Dutch therapists in private practice generally use a software program to record their patients and treatments, and for reimbursement. In addition to the information regularly recorded, therapists participating in the network use special software to record supplementary information on all their patients. The selection of the data was based on the Dutch physical therapy guideline for clinical reporting, a guideline that specifies the data that are relevant for physical therapy practices. Participants submit their data on a monthly basis and the data are entered in the database after standardized quality control has been performed to check for missing or inconsistent data. The practice receives feedback in the case of missing or inconsistent data, and corrected data are entered in the database in the next month.
Overview of data collection
Used in analyses as
Date of birth
Continuous: years old at start treatment episode
Public health insurance (Puhi), private health insurance (Prhi)
Categorical: Puhi; Prhi; Unknown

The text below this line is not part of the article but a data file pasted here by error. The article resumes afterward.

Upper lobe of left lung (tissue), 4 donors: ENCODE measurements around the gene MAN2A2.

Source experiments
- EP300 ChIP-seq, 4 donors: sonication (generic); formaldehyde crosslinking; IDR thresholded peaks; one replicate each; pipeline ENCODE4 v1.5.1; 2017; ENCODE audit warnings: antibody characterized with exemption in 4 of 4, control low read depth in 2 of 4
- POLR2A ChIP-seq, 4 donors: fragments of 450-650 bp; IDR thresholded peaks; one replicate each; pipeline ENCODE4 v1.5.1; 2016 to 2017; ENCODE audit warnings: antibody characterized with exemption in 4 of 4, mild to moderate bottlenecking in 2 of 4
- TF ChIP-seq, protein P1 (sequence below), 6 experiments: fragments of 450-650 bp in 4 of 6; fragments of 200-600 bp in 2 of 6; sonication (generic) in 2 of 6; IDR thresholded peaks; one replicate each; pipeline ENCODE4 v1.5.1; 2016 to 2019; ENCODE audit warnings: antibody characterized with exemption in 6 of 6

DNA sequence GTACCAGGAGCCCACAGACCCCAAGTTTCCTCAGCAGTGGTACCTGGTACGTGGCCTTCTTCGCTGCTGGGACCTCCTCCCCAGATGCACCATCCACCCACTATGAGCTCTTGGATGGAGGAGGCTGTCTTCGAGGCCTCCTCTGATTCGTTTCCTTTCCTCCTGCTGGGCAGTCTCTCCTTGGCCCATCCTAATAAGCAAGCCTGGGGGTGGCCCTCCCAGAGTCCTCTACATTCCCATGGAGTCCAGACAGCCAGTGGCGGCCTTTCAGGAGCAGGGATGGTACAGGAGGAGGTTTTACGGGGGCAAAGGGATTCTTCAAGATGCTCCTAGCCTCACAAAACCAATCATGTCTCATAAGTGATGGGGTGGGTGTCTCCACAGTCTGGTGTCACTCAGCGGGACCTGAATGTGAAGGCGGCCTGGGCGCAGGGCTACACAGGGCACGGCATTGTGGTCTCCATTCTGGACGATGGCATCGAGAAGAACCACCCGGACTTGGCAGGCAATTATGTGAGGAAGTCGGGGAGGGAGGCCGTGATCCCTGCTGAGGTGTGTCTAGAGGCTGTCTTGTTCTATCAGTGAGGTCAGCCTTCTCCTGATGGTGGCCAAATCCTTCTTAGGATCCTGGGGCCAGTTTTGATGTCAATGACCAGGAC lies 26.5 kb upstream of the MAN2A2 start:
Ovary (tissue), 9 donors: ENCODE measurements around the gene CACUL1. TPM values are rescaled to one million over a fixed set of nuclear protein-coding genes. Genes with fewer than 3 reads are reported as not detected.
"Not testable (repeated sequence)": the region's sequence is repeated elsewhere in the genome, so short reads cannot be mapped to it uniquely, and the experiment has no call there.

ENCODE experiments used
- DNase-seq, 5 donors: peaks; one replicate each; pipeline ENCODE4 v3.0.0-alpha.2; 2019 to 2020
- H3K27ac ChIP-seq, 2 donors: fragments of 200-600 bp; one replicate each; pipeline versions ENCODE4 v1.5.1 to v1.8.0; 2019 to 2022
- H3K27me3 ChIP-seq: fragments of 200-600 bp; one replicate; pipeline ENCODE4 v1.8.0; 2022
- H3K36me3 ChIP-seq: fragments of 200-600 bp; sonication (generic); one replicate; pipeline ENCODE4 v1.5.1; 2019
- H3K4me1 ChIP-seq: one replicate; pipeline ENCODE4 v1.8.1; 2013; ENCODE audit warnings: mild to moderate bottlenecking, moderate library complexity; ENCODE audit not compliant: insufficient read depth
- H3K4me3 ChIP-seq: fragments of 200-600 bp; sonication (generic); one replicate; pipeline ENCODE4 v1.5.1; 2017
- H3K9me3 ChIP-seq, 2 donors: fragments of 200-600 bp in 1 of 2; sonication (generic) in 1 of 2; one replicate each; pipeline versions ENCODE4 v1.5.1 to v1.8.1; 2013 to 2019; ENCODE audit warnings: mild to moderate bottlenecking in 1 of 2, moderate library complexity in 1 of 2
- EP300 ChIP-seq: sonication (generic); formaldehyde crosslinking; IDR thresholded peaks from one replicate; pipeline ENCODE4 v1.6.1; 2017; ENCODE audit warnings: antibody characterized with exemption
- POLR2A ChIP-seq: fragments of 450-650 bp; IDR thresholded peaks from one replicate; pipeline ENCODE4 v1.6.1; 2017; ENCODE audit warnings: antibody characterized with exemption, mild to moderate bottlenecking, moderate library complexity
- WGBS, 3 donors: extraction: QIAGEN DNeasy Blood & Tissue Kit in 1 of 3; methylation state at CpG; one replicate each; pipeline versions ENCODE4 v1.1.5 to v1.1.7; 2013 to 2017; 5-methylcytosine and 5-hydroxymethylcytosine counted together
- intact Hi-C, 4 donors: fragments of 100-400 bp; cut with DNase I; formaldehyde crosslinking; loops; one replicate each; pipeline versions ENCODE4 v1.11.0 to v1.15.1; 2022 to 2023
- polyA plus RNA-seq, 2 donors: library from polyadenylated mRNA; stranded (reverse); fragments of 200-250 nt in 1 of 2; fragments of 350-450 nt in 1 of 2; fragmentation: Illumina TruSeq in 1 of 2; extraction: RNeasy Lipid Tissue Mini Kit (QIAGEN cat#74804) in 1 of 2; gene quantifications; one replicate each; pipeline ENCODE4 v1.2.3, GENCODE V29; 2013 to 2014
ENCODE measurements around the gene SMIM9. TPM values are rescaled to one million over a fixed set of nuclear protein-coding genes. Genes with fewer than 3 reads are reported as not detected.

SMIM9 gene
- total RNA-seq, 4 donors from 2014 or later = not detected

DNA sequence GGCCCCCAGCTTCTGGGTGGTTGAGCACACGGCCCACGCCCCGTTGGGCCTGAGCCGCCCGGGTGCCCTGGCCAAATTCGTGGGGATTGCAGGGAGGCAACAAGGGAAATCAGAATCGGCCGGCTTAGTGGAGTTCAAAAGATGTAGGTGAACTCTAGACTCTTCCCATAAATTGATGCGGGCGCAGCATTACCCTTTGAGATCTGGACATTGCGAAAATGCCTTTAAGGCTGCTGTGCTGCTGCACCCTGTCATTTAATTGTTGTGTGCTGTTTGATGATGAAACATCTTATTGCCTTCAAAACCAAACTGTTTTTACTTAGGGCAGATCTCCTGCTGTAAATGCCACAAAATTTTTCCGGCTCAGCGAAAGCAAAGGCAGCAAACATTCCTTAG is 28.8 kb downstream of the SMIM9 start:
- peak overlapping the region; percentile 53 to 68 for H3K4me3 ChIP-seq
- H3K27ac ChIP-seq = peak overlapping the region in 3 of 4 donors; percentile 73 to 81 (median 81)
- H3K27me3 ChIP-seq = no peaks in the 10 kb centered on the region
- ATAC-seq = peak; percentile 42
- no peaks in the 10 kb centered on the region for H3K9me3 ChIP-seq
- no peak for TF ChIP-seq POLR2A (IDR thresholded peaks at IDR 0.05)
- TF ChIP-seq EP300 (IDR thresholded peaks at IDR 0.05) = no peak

Highest level of education: Primary school, secondary education, higher education, university
Categorical: Low (primary); Middle (secondary, higher); High (university); Unknown
1 very high, 2 high, 3 moderate, 4 low, 5 very low
Categorical: High (3+2+1); Low (5+4); Missing values (1.3%) recoded as high urbanization rate
Specialization of referring physician
GP or Medical specialist
Categorical: GP; Medical specialist
Reason for referral
As given by letter by the referrer; coded with ICPC (26) by researchers
Selection of patients with ICPC-code L03.00
Duration of complaint at start episode
< 2 days; 2–7 days; 1 week – 1 month; 1–3 months; 3–6 months; 6 months – 1 year; 1–2 years; > 2 years; unknown
Categorical: < 1 month; > 1 month; Missing values (1.0%) recoded as < 1 month
Recurrent complaint (appearing after a complaint-free episode of at least four weeks and at most two years)
Yes; No; Unknown
Categorical: Yes; No; Missing values (3.7%) recoded as no